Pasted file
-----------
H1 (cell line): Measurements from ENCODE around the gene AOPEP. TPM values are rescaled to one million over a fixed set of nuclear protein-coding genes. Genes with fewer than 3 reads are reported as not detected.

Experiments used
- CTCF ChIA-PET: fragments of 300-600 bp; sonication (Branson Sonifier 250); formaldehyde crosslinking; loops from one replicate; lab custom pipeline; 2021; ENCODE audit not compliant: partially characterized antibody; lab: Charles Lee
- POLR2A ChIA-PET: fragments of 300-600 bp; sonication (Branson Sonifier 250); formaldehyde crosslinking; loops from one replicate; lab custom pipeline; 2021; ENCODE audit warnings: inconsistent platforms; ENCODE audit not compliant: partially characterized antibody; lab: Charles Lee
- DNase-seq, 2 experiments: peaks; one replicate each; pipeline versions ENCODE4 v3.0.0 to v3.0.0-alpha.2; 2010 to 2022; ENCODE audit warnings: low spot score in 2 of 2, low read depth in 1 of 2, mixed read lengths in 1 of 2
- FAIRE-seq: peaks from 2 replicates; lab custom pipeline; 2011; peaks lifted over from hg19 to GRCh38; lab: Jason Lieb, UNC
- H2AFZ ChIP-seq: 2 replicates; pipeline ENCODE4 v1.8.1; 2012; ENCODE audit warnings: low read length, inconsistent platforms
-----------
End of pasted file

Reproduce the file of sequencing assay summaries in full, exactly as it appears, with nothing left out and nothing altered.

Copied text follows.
H1 (cell line): Measurements from ENCODE around the gene AOPEP. TPM values are rescaled to one million over a fixed set of nuclear protein-coding genes. Genes with fewer than 3 reads are reported as not detected.

Experiments used
- CTCF ChIA-PET: fragments of 300-600 bp; sonication (Branson Sonifier 250); formaldehyde crosslinking; loops from one replicate; lab custom pipeline; 2021; ENCODE audit not compliant: partially characterized antibody; lab: Charles Lee
- POLR2A ChIA-PET: fragments of 300-600 bp; sonication (Branson Sonifier 250); formaldehyde crosslinking; loops from one replicate; lab custom pipeline; 2021; ENCODE audit warnings: inconsistent platforms; ENCODE audit not compliant: partially characterized antibody; lab: Charles Lee
- DNase-seq, 2 experiments: peaks; one replicate each; pipeline versions ENCODE4 v3.0.0 to v3.0.0-alpha.2; 2010 to 2022; ENCODE audit warnings: low spot score in 2 of 2, low read depth in 1 of 2, mixed read lengths in 1 of 2
- FAIRE-seq: peaks from 2 replicates; lab custom pipeline; 2011; peaks lifted over from hg19 to GRCh38; lab: Jason Lieb, UNC
- H2AFZ ChIP-seq: 2 replicates; pipeline ENCODE4 v1.8.1; 2012; ENCODE audit warnings: low read length, inconsistent platforms